I want to add that you don’t necessarily need thousands of pages of content to build a high quality affiliate site. Even ten to 20 pages can often be enough—as long as the information you provide comprehensively covers your chosen niche or topic, and is not just one or two biased articles with affiliate links.

So which model are you more likely to choose now for your next affiliate site? Please leave your thoughts and comments below.

Anshul Dayal is the author at Nichsense Niche Marketing blog offering cutting edge niche marketing strategies for starting a real, sustainable and profitable online business. You can download his step-by-step guide to launching your own profitable niche website on his blog http://www.nichesense.com

About Guest Blogger
This post was written by a guest contributor. Please see their details in the post above.
  1. is this all also useable for wordpress or joomla websites?
    i sure do hope so

    Greetz Mark.

  2. I’ll be interested to read the comments and see what others have to say. My current site is a personal finance blog, and it is headed towards the Authority Site route. I have about 85 posts so far and at least 60 of them are longer pieces with at least 500 words. At some point I’m hoping to make it an affiliate site.

  3. Randall says: 04/26/2012 at 4:23 am

    Quote: “Based on these numbers, we can estimate a monthly revenue of at least $10-15k with a conservative conversion rate of 10% and possible AdSense revenues of $1500 with an average CTR of 5%.”

    How did you come up with the monthly revenue estimates? Also, the conversion estimate of 10% seems quite high to me.

    • Hi Randall,

      I am not definitely not making claims about the accuracy of those numbers as they may well be much lower but I would not be surprised if this blog is actually hitting a fairly decent conversion given the quality of product reviews they are offering.

      Thanks for pointing that out.

  4. Love this post.

    Personally, I’m glad to see that Google and others are finding ways to prioritize relevant quality content. It’s the right thing to do for users and for internet entrepreneurs.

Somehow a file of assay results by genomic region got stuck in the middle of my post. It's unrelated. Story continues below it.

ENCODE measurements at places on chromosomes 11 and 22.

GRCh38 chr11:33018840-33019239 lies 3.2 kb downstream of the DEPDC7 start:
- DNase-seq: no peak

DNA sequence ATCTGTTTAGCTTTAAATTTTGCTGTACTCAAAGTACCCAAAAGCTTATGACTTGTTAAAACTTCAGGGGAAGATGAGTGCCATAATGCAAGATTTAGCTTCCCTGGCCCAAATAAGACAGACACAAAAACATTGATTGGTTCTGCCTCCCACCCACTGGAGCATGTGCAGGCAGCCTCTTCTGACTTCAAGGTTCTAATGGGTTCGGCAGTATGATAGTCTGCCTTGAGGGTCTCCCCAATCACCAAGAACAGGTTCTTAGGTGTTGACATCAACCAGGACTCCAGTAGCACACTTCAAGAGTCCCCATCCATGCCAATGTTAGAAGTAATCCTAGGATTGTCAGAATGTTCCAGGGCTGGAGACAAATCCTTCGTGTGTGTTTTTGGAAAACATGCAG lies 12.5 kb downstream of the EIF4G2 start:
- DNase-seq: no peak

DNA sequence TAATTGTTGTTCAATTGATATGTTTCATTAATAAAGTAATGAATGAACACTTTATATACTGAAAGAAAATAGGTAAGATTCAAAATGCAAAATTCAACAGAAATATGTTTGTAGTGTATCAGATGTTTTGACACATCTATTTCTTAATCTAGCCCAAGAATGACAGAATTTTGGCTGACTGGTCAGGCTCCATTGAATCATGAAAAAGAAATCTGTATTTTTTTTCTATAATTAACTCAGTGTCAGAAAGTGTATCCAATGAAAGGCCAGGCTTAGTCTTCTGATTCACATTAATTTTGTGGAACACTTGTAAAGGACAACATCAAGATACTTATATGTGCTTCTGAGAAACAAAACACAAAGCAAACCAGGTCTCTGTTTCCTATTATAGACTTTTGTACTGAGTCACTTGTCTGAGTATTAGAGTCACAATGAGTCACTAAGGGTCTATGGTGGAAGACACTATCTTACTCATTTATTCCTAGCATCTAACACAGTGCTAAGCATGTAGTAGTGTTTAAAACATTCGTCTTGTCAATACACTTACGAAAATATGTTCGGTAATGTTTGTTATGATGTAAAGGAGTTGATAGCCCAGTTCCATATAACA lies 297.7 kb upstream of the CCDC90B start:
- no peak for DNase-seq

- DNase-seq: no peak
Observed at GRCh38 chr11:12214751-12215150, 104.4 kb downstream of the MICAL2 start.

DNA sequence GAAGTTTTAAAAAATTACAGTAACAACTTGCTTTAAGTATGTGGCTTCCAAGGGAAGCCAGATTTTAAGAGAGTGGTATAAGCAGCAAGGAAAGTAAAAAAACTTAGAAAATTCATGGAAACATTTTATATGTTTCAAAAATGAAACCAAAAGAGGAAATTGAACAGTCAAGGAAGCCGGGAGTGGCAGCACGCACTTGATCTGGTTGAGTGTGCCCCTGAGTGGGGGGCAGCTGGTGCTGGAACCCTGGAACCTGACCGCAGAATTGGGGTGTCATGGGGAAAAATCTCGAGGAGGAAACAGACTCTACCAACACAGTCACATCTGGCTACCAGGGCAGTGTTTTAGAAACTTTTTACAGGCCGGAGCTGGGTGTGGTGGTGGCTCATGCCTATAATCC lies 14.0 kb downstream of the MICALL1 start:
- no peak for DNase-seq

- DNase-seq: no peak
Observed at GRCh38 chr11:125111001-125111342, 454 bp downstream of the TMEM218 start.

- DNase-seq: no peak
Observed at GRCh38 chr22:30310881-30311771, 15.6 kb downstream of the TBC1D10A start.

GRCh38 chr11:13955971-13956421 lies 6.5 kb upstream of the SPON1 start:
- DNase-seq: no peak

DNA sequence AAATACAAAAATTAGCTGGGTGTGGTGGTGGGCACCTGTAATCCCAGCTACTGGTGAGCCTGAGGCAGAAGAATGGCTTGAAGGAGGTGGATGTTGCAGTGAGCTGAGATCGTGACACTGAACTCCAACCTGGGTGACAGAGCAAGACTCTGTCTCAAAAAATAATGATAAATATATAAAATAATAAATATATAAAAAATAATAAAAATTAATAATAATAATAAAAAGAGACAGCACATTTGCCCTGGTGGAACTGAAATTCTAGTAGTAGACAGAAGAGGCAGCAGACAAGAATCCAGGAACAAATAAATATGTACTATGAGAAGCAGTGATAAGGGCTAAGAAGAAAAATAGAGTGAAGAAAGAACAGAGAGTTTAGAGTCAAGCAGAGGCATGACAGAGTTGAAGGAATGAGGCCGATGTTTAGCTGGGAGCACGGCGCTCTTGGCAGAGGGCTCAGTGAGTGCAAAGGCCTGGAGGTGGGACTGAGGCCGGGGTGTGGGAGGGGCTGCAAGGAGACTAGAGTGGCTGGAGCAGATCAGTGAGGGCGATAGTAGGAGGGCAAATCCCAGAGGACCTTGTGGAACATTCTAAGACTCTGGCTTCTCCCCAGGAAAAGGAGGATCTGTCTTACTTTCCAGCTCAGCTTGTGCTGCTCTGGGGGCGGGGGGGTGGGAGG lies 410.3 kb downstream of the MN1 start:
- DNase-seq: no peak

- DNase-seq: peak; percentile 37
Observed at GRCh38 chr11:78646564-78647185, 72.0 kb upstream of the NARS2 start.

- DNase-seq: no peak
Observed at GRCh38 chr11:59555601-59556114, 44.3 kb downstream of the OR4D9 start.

In my mind, affiliate sites like the one that you outlined in Case Study #1 do a disservice to internet entrepreneurs as a whole because they reinforce an overall feeling of skepticism about the quality of information that is found on the internet.

    • Glad you like the post Scott. Absolutely agree with you about the quality of affiliate sites and that is one of the main reasons why we as Internet Marketers often find ourselves playing catchup with search engines like Google as they go out on a mission to weed out thin affiliate sites. As a consequence even some good sites suffer a fair bit of collateral damage.

  5. hi,
    good review man, thanks.
    definitly u are right i have made few little microniche sites with blogger that are on first page of googlle but no sales at all ( one is called planninganewyorktrip.blogspot.com) . i will try to add more categories on that blog to see if it helps. I ve added also a privacy policy part to make the customer more confident.

    my new site parisians paris will talk about my country, paris, i will try to promote few things on it. try to make people book hotels and flight through the site.
    i just dont have much time to write all the articles ( could u advice) and my english is soo poor ( im french)

    im sure it can work well if it is well made first to rank well, and second to make people interested into the site.

    If i could find people willing to share a potential wealth. It would be great to share the time spend on the site, to write article, to set posts, to find good afiliate product, to do seo and so on.

    if anyone is interested, just email me ill be glad to speak about it.

    thanks again


  6. Sean Chang says: 04/26/2012 at 9:59 pm

    Hi Anshul. Thanks for the great post.

    Quality content is definitely becoming more and more important as Google continues to improve its algorithms.